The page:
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ANSYS, Intel Strive for High-Fidelity Simulation
July 30, 2012
3 Min Read
Escalating product complexity begets more complex simulations to prove out designs. This trend in turn generates numerically large computing problems. The continuous cycle around product development is upping the ante for high-performance computing (HPC) resources, and a longstanding partnership between ANSYS and Intel is trying to address this.
Intel recently released its Xeon E5-2600 processor platform, which is designed to power servers, workstations, and the next generation of storage and communications systems. And it worked with ANSYS to achieve the scalability and performance targets for using the ANSYS suite of simulation offerings on the new platform.
Officials at Intel said in a press release that the Xeon E5-2600 family can support up to eight cores per processor and up to 768GB of system memory, and the processors can improve applications and systems performance up to 80 percent over the previous-generation Xeon 5600 series. The new family also supports Intel's Advanced Vector Extension technology, which "increases the performance on compute-intensive applications such as financial analysis, media content creation and high performance computing up to 2 times."
Wim Slagter, lead product manager at ANSYS, told us:
The goal of our partnership is to offer ANSYS applications that deliver outstanding performance on Intel processing platforms such that joint customers can tackle ever more complex and high-fidelity simulations while still achieving the turnaround time required for product development decision making. For ANSYS software to effectively leverage today's computer hardware, efficient execution on multiple cores is essential. As core counts continue to increase, and with the advent of many core processors and availability of graphics processing units, ANSYS continuously has to make software architecture changes in order to maintain productive use of HPC.
That software architecture evolution includes refined support for parallel processing efficiency, and that's where the Intel relationship comes into play, Slagter said. The partnership's support of the E5-2600 and its ability to handle the additional cores (eight vs. six previously) and larger memory capacity (64GB vs. 32GB) will help ANSYS CAE customers significantly reduce simulation throughput times for the largest models.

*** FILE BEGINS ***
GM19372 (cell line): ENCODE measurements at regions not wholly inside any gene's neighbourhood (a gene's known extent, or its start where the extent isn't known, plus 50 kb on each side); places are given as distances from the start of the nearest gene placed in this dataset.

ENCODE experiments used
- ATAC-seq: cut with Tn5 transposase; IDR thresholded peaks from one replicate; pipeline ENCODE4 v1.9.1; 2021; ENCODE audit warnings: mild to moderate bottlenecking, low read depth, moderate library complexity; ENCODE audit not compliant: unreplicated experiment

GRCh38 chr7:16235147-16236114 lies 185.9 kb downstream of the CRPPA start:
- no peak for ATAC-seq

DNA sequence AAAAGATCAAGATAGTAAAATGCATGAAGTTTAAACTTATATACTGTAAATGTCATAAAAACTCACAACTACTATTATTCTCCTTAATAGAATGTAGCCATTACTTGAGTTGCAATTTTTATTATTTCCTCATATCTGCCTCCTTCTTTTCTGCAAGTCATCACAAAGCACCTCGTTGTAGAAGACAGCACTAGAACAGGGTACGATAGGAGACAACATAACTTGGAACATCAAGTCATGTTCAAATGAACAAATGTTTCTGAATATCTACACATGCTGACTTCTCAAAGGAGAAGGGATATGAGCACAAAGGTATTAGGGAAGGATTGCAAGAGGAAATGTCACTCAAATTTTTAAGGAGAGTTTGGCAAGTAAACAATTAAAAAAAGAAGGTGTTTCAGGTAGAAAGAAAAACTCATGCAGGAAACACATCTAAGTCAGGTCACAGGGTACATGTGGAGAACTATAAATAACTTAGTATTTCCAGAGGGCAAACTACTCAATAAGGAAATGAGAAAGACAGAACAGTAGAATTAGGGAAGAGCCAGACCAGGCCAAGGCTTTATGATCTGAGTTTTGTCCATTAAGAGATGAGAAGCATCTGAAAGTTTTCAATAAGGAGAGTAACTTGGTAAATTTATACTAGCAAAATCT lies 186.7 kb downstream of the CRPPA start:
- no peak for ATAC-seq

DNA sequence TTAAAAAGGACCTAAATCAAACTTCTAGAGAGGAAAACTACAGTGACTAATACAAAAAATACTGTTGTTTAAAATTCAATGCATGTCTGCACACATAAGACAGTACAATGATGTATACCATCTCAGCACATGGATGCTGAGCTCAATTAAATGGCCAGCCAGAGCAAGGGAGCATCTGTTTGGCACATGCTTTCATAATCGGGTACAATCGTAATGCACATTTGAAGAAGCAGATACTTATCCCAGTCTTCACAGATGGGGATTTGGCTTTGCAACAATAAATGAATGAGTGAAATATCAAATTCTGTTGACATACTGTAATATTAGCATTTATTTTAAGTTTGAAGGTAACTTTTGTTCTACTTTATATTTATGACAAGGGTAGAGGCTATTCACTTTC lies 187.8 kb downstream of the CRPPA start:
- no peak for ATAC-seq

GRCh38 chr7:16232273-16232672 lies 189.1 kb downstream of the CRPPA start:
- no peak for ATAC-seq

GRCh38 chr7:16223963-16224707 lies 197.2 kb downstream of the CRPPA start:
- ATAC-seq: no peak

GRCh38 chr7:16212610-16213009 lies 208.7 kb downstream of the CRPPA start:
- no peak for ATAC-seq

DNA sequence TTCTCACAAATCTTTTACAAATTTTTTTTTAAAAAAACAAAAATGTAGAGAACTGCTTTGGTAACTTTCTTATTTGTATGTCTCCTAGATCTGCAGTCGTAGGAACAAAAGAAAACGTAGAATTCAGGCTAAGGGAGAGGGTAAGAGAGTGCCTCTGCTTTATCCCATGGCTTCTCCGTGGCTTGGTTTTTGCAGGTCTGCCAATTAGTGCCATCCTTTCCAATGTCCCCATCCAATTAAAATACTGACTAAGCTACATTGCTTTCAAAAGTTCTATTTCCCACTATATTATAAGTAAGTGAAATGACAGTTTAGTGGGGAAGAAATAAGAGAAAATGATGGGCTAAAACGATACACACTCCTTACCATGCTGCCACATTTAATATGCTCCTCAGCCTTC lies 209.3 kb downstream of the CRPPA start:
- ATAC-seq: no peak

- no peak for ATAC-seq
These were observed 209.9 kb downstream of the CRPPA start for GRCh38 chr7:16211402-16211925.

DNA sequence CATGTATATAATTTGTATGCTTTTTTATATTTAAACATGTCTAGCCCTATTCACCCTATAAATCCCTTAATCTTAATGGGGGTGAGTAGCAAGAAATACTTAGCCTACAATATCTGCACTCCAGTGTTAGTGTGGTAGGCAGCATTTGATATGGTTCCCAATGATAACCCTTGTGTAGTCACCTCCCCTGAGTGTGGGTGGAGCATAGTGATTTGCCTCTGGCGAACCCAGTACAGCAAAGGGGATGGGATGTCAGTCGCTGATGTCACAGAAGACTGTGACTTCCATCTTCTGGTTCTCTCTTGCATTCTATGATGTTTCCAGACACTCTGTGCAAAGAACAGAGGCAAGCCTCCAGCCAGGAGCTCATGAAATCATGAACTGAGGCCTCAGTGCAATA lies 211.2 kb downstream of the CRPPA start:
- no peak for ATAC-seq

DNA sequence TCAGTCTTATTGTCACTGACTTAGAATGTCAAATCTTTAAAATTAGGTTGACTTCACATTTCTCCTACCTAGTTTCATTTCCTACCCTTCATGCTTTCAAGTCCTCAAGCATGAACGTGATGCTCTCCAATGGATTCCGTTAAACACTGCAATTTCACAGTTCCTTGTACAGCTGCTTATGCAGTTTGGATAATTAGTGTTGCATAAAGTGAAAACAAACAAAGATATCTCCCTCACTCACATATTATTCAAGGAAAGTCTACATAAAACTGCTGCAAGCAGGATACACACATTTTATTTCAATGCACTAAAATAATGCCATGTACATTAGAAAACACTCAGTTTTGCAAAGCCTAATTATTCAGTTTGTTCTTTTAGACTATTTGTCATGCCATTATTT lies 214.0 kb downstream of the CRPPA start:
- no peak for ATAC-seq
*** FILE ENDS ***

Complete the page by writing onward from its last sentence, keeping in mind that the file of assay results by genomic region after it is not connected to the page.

What exactly does this mean when put in the context of real engineering work? Slagter said the Intel relationship is important because the resulting work lets customers conduct higher-fidelity simulations and study entire systems and the interaction among components. In layman's terms, Slagter said that means output with more geometric detail and the ability to simulate larger, more complex systems and physics. Enhanced performance throughput is another offshoot of the partnership. That means customers can consider more design ideas and tradeoffs.
Intel and ANSYS conducted a joint demonstration project to highlight the fruits of their partnership. In the "50:50:50" project, automotive engineers conducted CFD simulations to study the aerodynamics of 50 shape variants of a baseline vehicle model. The engineers leveraged morphing, advanced CFD solver numerics, HPC environments, and process automators in this project. The high-fidelity CFD simulations deployed a computational mesh of 50 million cells to simulate each design point. Such simulations would typically take 50 hours after initial setup. Using the Xeon E5-2600 processors, Slagter said, those simulations took 34 hours -- an improvement of 48 percent.
ANSYS and Intel are continuing other collaborative efforts in scaleout processing, including the MIC architecture, which combines numerous Intel processing cores on a single chip.
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